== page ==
Books are the perfect time machine. They can take you into the past, allow you to travel to pivotal times and places in history. And yet, they have the perfect protection against paradox: books provide no ability whatsoever to change the past. I thought about this recently while reading Doris Kearns Goodwin’s outstanding No Ordinary Time: Franklin and Eleanor Roosevelt: The Home Front in World War II.
Biographies seem particularly susceptible to time travel. You hope back to some past era, and for a period of days, jump through the life of some famous person. You learn their family roots, and you are there long before the subject is famous. You are there when they are born, a pink and wrinkled baby, wailing for warmth and milk. That baby, often in surroundings, will change the world in some important way.
Long biographies take a particular toll. You come to know the subject better than they could possibly know you. You are, in fact, invisible to the subject, the way a good time traveler should be, never giving any hint that you are there, observing. Regardless of the subject, a certain anxiety steadily builds up with the foreknowledge you have that the subject lacks. I am currently reading Carl Sandburg’s massive Lincoln: The Plains Years and the War Years, and when Lincoln was born, I thought: this little baby will go see a play one day, and that will be the end.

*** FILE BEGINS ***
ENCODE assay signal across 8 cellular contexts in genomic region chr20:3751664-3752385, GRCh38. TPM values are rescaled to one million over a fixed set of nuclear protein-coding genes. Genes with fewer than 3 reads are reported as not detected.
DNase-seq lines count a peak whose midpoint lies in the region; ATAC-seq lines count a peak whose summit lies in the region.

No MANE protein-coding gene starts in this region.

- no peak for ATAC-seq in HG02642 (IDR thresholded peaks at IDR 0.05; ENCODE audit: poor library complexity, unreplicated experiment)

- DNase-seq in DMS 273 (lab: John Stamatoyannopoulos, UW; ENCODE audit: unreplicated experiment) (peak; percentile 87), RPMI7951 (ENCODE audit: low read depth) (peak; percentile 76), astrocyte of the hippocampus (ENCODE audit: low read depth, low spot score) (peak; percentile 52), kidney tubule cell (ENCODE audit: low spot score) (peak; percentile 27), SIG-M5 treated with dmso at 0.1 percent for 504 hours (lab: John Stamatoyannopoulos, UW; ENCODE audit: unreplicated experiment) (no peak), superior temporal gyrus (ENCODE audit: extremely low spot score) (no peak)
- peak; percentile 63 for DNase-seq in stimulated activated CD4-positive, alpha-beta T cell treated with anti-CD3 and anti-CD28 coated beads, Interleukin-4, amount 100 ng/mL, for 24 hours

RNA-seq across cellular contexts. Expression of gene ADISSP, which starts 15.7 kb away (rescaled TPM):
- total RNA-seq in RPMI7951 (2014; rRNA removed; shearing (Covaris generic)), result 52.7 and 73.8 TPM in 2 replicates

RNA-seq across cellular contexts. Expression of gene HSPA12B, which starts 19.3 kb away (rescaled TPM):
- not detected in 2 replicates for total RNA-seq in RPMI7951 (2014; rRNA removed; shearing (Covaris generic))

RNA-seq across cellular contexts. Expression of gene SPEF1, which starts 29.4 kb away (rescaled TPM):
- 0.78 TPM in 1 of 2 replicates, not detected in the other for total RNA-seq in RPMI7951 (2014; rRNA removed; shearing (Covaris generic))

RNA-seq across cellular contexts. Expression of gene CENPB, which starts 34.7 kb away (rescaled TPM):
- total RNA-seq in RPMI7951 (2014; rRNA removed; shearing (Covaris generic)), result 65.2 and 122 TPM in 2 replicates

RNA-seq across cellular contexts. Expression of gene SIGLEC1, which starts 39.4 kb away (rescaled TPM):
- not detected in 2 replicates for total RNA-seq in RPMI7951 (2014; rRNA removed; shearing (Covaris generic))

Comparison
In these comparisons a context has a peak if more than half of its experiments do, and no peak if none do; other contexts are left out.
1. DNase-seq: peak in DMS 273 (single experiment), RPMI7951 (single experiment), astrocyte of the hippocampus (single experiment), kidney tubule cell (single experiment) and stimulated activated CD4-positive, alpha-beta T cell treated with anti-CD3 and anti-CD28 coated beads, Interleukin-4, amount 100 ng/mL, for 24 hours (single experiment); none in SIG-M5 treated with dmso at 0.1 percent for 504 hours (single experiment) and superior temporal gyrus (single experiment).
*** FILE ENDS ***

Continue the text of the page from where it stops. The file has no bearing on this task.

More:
The intimate knowledge that time travel brings can often make you feel as if you are friends with the subject. This has happened to me on several of my jaunts back to colonial America. Twice I’ve gone back to witness John Adams’ extraordinary life. He lived a long life, but on the day he died, July 4, 1826, the fiftieth anniversary of the signing of the Declaration of Independence, I found myself saddened almost to tears. Thomas Jefferson died on the same day.
At times I want to shout at the book: “Don’t go to the play!” I plead with Lincoln. “Don’t head down to Brazil!” I tell Theodore Roosevelt, knowing that the injuries and illness he’ll sustain on that journey, to say nothing of the bullet he took giving a stump speech, will lead to an early grave.
But books have built-in protections from the paradox of time travel, protections that cannot be beat. No matter how much I yell and plead, Lincoln cannot hear me, will never hear me, and he will head off to see “Our American Cousin.” Roosevelt will plow unheeded through the Brazilian jungles.
Time traveling through history and biography gives the pleasure of meeting amazing people. Yet at the same time, as we grow to know these people, we also know we have to say goodbye to them. And unlike the subjects, we know the where and when of that goodbye. The foreknowledge lends a weighty anxiety that is the baggage of any foray into the past that we take. It is as inescapable as the knowledge of our subject’s fate. Still, I am an addict. I can’t help but travel back. There are just so many people to meet. So many events to witness.
H.G. Wells’ time machine was a complicated device, so I find it both comforting, and a bit ironic, that the real thing is so much simpler: nothing more than bound paper and text. With this perfect time machine, I can, it seems, go anywhere.